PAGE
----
Mr. Mailhot: Since the beginning of my career, I have worked in over 150 pharmacies across Quebec. I realized that very few pharmacies demonstrate environmental leadership. The sustainability movement has never turned its cameras on neighbourhood pharmacies, which is fortunate, since the image projected would hardly be stellar. It's hard to claim that we are committed to public health when we don't recycle anything but our cardboard, we consistently give plastic bags to our clients, and we fail to demonstrate "green" leadership. And this is only the tip of the iceberg! In short, I find it disappointing that people who work in pharmacies are not more aware. Pharmacies have an excellent reputation and are trusted by the public, and they should demonstrate leading practices for sustainable development and become "model" businesses.

Docs Talk: How do you propose to help pharmacies improve their environmental performance?

Dan Kingsbury

Mr. Mailhot: A well-implemented sustainability program allows a business to increase its profitability while contributing to the well-being of the planet and its clientele. As in any sustainability program, we begin with a diagnostic of the pharmacy. Next, we can establish our objectives—where we want to go. The last step is to determine the "how"—and this is probably the step where pharmacies lack the most expertise. We go over ideas for sustainability initiatives and then we analyze feasibility, profitability and social and environmental impacts. Once we have this information, it becomes easy to prioritize and plan actions. Throughout the process, it's important to involve not only the owners but employees as well. This encourages them to take ownership of the project and feel motivated to take action when the time comes to implement the initiatives. I assist in all of these steps, with the help of my expertise, experience and network of partners. It is important to respect the pace set by the pharmacy—one step at a time, everything in its own time. In this way, I support the pharmacy from start to finish.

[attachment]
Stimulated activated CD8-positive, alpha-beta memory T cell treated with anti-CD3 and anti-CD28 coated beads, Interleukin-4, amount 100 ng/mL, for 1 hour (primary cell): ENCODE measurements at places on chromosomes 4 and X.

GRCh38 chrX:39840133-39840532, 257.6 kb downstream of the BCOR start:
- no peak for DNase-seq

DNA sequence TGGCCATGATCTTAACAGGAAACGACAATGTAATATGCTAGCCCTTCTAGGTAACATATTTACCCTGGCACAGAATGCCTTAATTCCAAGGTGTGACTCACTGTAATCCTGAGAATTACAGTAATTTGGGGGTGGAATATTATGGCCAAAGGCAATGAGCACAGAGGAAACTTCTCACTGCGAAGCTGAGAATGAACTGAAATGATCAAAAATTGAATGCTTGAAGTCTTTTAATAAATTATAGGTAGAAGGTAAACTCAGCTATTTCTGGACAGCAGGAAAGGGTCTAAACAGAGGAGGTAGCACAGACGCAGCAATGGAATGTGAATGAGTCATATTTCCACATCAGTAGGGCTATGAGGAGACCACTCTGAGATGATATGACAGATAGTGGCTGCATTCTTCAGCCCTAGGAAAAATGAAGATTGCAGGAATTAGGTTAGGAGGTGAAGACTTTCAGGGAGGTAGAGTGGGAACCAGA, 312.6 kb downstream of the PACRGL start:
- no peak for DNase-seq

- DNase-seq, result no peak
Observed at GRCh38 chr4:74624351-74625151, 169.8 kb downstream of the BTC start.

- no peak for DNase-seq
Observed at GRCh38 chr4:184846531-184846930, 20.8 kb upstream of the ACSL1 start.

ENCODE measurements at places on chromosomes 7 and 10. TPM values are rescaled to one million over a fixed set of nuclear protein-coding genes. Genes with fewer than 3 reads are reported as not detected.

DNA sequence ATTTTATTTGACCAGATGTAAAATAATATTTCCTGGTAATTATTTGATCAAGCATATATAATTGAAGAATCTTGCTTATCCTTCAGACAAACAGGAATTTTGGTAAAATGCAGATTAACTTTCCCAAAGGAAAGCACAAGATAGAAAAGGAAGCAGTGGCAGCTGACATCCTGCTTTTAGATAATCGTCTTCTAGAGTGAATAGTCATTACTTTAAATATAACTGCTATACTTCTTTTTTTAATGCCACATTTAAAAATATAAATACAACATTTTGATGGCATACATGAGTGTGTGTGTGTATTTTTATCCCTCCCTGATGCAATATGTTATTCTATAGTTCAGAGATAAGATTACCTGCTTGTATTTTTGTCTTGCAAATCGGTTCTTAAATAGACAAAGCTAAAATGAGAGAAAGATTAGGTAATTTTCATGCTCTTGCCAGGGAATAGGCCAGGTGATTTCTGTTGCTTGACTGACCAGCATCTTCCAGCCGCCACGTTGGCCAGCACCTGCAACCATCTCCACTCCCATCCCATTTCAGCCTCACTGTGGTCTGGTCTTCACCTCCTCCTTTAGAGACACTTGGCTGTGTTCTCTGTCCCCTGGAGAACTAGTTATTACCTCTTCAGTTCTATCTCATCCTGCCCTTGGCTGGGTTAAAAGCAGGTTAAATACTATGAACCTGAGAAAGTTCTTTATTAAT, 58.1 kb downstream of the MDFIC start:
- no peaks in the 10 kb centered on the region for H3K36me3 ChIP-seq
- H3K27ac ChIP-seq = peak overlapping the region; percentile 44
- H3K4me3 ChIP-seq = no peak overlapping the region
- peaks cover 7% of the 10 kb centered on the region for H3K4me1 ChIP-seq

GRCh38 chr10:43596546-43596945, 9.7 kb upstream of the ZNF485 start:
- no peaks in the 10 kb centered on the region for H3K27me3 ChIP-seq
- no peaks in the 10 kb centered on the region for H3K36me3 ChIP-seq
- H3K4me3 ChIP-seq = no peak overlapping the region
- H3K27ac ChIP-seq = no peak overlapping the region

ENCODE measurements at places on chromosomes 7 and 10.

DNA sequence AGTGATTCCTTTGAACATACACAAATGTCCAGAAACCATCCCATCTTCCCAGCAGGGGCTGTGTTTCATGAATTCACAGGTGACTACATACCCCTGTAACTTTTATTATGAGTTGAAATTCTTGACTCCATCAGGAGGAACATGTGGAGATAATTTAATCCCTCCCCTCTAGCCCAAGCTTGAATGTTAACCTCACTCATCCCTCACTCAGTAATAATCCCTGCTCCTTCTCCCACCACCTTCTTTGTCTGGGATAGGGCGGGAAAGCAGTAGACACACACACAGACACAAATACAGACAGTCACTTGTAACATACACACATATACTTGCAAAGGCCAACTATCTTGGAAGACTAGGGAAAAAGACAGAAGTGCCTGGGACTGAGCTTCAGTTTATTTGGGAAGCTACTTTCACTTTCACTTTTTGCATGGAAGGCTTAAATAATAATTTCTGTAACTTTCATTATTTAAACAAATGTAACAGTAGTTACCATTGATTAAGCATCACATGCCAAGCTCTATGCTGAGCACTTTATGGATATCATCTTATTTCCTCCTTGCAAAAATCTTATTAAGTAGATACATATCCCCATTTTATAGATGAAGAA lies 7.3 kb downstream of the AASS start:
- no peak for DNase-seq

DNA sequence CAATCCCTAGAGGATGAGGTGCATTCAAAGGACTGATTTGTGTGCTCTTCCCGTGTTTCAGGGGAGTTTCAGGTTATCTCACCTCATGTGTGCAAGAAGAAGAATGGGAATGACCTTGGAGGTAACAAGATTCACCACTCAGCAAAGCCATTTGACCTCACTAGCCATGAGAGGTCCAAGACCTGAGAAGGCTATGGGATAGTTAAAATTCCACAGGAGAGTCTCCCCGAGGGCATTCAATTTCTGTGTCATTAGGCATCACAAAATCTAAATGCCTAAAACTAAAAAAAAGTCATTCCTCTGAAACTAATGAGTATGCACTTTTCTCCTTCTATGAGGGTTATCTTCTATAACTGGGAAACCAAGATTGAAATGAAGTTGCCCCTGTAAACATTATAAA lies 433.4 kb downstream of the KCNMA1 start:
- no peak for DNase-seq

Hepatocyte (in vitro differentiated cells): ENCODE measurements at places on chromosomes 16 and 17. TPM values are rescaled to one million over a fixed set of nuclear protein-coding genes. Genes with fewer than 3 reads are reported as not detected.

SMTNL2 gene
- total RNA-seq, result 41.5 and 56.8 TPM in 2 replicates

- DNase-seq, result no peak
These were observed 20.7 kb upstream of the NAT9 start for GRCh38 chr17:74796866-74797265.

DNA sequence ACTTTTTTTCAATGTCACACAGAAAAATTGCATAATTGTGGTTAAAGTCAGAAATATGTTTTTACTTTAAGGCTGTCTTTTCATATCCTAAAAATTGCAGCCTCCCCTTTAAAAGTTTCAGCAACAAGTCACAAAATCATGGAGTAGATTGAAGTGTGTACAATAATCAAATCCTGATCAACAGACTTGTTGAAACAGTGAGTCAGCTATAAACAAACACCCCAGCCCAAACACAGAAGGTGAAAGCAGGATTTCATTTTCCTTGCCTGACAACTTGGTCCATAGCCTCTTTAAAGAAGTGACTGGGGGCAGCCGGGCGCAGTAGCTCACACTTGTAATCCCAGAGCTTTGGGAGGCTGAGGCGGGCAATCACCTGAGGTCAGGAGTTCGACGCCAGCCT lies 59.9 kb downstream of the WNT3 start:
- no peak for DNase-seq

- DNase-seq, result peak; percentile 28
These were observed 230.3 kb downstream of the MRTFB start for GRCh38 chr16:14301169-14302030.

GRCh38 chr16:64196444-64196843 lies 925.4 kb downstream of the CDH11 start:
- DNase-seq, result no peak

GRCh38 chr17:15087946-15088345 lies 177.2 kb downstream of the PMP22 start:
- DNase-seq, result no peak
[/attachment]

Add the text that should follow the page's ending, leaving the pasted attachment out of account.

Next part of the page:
Docs Talk: What results do you hope to achieve?

Mr. Mailhot: Some pharmacies are already trendsetters in certain areas. I'm thinking, for example, of the Boivin, Bourget and Tremblay Pharmacy in St-Jean-sur-Richelieu, which reported on its greenhouse gas emissions. But these are exceptions to the rule and we can go so much further—in all pharmacies! Ultimately, my objective is to ensure that all pharmacies fulfill their mandate by reducing their social and ecological footprint, while improving long-term profitability. I also hope to re-establish a more "professional and committed"—and less "mercantile"—image of pharmacies. A shift toward a more eco-responsible pharmacy can enhance the image of the pharmacy as well as mitigate the risk of the business fading away due to a lack of leadership. Professional and green, focused on the health of their patients and their planet, and beacons within their communities—this is how I envision the pharmacies of tomorrow.

July 11, 2012